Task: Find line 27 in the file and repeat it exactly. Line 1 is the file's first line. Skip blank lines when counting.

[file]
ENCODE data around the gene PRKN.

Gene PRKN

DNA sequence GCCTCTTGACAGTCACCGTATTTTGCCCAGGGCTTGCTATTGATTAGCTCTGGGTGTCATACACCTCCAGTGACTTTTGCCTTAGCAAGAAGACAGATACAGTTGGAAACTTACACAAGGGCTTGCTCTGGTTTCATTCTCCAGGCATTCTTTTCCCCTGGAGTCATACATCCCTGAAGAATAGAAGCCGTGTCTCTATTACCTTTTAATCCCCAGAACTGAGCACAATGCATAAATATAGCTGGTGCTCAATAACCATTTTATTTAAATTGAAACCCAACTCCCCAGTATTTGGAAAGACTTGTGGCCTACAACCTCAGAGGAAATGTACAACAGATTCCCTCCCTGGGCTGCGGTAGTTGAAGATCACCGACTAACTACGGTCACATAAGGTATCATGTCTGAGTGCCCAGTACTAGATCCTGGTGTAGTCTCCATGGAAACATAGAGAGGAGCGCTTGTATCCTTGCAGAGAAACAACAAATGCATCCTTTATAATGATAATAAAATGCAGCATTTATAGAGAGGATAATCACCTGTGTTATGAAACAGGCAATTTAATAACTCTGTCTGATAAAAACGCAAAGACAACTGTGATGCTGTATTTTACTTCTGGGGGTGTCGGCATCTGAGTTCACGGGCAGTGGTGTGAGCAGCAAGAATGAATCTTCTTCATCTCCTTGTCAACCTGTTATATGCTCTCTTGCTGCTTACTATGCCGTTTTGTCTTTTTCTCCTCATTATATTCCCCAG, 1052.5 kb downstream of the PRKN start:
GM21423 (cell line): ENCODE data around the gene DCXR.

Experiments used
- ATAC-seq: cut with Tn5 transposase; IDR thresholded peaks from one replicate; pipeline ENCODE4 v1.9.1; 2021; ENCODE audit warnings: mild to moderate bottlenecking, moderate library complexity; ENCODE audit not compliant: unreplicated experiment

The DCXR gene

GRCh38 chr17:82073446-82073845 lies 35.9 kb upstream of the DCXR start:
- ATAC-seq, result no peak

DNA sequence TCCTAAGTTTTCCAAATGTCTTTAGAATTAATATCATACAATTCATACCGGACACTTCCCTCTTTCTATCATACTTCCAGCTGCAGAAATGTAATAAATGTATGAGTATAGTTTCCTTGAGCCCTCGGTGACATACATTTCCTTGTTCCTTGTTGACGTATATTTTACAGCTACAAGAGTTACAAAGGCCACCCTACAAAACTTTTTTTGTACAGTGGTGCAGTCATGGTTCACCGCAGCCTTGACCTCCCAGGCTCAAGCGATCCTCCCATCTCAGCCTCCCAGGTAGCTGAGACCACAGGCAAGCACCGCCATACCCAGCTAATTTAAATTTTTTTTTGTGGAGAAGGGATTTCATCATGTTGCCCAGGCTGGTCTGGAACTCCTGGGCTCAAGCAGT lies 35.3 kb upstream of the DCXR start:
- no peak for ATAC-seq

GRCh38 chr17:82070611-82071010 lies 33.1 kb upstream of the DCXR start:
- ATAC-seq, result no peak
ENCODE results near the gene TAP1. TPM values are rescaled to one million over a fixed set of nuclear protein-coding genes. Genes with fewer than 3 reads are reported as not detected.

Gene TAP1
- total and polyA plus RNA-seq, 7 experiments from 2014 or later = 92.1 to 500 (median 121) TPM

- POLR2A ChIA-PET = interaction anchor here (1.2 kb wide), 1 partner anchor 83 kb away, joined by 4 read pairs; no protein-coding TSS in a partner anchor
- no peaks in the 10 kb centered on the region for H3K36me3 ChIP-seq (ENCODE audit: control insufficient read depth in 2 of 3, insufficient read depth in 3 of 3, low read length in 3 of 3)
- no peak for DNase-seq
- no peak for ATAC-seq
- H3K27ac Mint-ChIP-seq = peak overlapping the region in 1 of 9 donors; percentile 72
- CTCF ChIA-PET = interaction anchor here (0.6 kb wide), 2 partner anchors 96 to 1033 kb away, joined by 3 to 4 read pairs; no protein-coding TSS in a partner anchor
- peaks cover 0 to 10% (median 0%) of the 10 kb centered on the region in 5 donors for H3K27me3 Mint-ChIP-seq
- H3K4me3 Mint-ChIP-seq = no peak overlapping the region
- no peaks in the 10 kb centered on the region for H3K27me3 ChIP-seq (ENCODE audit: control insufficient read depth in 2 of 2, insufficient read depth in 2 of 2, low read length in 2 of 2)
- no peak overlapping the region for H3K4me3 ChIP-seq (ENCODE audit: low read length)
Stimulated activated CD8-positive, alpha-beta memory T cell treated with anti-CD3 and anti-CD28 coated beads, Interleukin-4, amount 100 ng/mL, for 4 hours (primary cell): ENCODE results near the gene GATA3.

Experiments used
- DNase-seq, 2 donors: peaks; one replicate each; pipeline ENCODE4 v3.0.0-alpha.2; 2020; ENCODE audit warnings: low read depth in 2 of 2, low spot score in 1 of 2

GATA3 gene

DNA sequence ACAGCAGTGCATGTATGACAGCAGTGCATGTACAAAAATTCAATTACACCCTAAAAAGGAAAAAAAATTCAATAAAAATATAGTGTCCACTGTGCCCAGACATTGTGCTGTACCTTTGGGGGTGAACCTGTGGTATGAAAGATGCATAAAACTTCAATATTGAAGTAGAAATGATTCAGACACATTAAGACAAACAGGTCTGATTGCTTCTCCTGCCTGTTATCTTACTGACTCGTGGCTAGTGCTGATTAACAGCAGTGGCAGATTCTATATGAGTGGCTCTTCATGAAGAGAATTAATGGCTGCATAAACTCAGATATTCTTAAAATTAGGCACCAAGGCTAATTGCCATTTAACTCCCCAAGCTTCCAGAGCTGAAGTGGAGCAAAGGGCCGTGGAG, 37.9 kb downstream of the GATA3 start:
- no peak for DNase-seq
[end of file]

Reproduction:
Stimulated activated CD8-positive, alpha-beta memory T cell treated with anti-CD3 and anti-CD28 coated beads, Interleukin-4, amount 100 ng/mL, for 4 hours (primary cell): ENCODE results near the gene GATA3.